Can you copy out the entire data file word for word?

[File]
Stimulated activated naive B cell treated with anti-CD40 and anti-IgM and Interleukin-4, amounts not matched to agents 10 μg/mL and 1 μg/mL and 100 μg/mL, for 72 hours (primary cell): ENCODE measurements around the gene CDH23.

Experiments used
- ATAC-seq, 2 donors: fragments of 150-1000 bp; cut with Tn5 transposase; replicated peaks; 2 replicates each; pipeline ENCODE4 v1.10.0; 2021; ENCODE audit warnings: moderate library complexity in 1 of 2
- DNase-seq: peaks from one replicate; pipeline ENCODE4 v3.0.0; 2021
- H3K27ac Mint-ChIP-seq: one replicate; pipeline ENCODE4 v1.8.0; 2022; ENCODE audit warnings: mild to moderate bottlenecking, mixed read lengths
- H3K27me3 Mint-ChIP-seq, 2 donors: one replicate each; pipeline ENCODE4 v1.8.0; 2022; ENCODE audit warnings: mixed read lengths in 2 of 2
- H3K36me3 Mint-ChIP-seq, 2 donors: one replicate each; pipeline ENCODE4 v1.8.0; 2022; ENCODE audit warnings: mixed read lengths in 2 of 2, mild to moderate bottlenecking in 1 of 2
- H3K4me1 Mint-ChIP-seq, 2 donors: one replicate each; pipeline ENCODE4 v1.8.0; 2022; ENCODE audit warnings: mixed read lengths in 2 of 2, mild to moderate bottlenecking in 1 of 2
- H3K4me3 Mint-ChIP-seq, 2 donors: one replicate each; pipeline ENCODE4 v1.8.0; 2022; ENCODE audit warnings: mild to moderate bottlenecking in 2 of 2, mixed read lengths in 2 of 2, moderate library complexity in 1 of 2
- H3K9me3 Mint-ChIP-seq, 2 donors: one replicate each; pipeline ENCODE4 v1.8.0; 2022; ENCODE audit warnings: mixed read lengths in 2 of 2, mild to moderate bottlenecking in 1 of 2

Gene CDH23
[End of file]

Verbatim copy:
Stimulated activated naive B cell treated with anti-CD40 and anti-IgM and Interleukin-4, amounts not matched to agents 10 μg/mL and 1 μg/mL and 100 μg/mL, for 72 hours (primary cell): ENCODE measurements around the gene CDH23.

Experiments used
- ATAC-seq, 2 donors: fragments of 150-1000 bp; cut with Tn5 transposase; replicated peaks; 2 replicates each; pipeline ENCODE4 v1.10.0; 2021; ENCODE audit warnings: moderate library complexity in 1 of 2
- DNase-seq: peaks from one replicate; pipeline ENCODE4 v3.0.0; 2021
- H3K27ac Mint-ChIP-seq: one replicate; pipeline ENCODE4 v1.8.0; 2022; ENCODE audit warnings: mild to moderate bottlenecking, mixed read lengths
- H3K27me3 Mint-ChIP-seq, 2 donors: one replicate each; pipeline ENCODE4 v1.8.0; 2022; ENCODE audit warnings: mixed read lengths in 2 of 2
- H3K36me3 Mint-ChIP-seq, 2 donors: one replicate each; pipeline ENCODE4 v1.8.0; 2022; ENCODE audit warnings: mixed read lengths in 2 of 2, mild to moderate bottlenecking in 1 of 2
- H3K4me1 Mint-ChIP-seq, 2 donors: one replicate each; pipeline ENCODE4 v1.8.0; 2022; ENCODE audit warnings: mixed read lengths in 2 of 2, mild to moderate bottlenecking in 1 of 2
- H3K4me3 Mint-ChIP-seq, 2 donors: one replicate each; pipeline ENCODE4 v1.8.0; 2022; ENCODE audit warnings: mild to moderate bottlenecking in 2 of 2, mixed read lengths in 2 of 2, moderate library complexity in 1 of 2
- H3K9me3 Mint-ChIP-seq, 2 donors: one replicate each; pipeline ENCODE4 v1.8.0; 2022; ENCODE audit warnings: mixed read lengths in 2 of 2, mild to moderate bottlenecking in 1 of 2

Gene CDH23